Agreements for value are thus often treated as if they had been performed at the time when they ought to have been performed. For example a person who enters into possession of land under a specifically enforceable agreement for a lease is regarded in any court which has jurisdiction to enforce the agreement as if the lease had actually been granted to him.
In Walsh v. Lonsdale, the agreement for lease was as good as the agreement itself where a seven-year lease had been granted though no grant had been executed. An equitable lease is as good as a legal lease. Equity looked on the lease as legal the time it was informally created.
In Souza Figuerido v. Moorings Hotel it was held that an unregistered lease cannot create any interest, right or confer any estate which is valid against third parties. However, it operates as a contract inter-parties; it is valid between the parties and can be specifically enforced. The tenant in this case was therefore liable to pay rent in arrears.

If a person is under an obligation to perform a particular act and he does some other act which is capable of being regarded as a fulfilment of this obligation, that other act will prima facie7 be regarded as fulfilment of the obligation.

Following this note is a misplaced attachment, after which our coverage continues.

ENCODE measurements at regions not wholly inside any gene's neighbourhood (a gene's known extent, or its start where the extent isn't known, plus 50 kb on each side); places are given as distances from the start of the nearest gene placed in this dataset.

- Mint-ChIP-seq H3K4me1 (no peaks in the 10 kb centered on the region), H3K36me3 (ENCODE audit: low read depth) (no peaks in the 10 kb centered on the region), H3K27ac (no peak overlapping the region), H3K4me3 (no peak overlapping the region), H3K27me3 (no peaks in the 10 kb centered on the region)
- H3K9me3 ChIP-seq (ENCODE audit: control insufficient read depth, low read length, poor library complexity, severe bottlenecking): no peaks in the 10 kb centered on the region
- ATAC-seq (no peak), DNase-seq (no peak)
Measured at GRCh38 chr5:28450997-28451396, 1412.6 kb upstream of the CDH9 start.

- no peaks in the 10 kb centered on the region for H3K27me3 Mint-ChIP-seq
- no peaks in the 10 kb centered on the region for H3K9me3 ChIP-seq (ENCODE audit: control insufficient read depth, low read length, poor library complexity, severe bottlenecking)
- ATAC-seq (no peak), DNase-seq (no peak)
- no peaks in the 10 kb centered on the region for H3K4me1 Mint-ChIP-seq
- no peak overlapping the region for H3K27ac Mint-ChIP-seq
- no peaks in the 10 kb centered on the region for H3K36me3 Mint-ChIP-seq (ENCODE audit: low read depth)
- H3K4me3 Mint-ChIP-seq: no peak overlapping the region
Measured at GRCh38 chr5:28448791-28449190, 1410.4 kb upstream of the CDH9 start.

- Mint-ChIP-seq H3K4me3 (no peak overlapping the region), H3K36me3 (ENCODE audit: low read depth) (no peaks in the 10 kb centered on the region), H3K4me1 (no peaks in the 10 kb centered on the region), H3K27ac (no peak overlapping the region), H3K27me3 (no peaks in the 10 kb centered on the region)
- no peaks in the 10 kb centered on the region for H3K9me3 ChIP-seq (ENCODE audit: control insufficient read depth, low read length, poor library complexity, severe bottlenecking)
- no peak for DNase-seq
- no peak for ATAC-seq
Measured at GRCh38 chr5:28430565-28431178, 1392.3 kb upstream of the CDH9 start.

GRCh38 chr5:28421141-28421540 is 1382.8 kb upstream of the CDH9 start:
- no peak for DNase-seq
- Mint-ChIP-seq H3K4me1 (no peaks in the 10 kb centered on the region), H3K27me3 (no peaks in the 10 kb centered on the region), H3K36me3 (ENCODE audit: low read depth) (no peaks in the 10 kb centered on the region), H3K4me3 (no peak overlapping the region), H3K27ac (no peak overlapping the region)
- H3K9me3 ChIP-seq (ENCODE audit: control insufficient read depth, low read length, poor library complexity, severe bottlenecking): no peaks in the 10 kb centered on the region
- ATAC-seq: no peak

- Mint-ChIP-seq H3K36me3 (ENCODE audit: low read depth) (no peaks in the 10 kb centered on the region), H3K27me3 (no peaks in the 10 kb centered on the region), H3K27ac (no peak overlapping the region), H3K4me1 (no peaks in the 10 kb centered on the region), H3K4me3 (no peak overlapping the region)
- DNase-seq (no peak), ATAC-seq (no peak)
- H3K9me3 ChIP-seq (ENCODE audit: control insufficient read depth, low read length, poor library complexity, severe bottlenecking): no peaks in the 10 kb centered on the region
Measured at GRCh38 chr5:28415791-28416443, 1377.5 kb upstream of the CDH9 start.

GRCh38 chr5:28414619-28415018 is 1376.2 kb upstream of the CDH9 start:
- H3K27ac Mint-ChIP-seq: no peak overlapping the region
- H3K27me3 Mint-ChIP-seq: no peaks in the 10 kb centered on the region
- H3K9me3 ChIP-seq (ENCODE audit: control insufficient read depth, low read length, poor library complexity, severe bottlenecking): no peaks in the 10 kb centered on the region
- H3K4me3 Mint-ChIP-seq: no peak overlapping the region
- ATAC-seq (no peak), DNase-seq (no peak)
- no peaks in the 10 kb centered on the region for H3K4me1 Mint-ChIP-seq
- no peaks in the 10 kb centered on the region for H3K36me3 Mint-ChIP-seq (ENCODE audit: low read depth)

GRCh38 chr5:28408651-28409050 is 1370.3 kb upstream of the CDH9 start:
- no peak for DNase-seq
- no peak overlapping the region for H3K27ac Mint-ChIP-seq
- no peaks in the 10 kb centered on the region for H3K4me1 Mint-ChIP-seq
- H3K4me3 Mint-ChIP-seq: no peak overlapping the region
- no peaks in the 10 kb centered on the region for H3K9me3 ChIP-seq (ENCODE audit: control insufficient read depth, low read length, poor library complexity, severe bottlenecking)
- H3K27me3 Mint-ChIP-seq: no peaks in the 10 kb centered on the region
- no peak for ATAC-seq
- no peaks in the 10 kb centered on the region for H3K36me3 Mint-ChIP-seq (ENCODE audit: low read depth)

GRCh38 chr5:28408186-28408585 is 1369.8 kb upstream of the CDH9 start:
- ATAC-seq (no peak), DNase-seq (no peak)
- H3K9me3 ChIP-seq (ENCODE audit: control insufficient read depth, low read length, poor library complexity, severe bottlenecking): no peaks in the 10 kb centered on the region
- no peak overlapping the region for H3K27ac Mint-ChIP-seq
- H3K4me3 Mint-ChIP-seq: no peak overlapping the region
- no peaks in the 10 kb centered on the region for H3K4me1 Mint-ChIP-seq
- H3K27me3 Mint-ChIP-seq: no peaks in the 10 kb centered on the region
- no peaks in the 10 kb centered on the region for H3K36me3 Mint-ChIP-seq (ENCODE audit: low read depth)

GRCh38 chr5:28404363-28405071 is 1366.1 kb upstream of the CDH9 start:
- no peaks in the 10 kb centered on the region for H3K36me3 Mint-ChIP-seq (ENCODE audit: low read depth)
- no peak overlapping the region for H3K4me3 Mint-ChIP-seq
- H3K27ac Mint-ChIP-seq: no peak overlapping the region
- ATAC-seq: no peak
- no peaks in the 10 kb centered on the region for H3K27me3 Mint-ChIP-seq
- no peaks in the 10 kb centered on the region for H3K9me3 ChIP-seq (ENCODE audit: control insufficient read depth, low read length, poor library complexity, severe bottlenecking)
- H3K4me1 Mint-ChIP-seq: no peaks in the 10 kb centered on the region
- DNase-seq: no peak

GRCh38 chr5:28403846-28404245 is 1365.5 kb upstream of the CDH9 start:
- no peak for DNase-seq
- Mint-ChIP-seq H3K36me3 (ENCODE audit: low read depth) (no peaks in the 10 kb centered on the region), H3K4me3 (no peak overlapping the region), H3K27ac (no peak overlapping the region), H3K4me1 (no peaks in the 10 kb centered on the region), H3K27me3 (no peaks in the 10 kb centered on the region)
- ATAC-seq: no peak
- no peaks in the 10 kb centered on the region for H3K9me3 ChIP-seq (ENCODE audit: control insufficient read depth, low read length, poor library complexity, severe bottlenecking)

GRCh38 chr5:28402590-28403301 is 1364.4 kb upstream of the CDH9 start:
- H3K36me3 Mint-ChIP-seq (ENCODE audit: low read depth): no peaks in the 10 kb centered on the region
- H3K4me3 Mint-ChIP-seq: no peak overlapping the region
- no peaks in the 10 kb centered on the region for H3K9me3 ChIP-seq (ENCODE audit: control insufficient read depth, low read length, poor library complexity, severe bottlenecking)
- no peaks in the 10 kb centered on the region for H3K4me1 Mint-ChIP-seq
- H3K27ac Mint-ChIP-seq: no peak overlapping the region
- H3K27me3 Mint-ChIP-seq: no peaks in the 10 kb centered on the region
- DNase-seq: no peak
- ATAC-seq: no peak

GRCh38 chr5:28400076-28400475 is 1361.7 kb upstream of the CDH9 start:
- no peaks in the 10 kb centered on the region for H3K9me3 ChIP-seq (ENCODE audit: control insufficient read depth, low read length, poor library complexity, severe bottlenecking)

This is a maxim which is descriptive of procedure in equity. It is the foundation of all equitable jurisdictions.
Courts of law enforced their judgments in Rem (against property of the person involved in the dispute), e.g. by writs but the originally equitable decrees were enforced by Chancery acting against the person of the defendant (i.e. by imprisonment) and not in Rem Later, equity invented the alternative method of sequestrating the defendant‟s property until he obeyed the decree. These methods can still be used where necessary, but other and more convenient methods are often available today.
Although the maxim has lost much of its importance, it is responsible for the general rule that an English court has jurisdiction in equitable matters, even though the property in dispute may be situated abroad, if the defendant is present in this country. This was so held in Penn v. Baltimore where the Defendant was ordered to perform a contract relating to land in America. However there must be some equitable right arising out of contract, trust or fraud.

Equity favours a purchaser for value without notice. A volunteer is a person who has not paid consideration.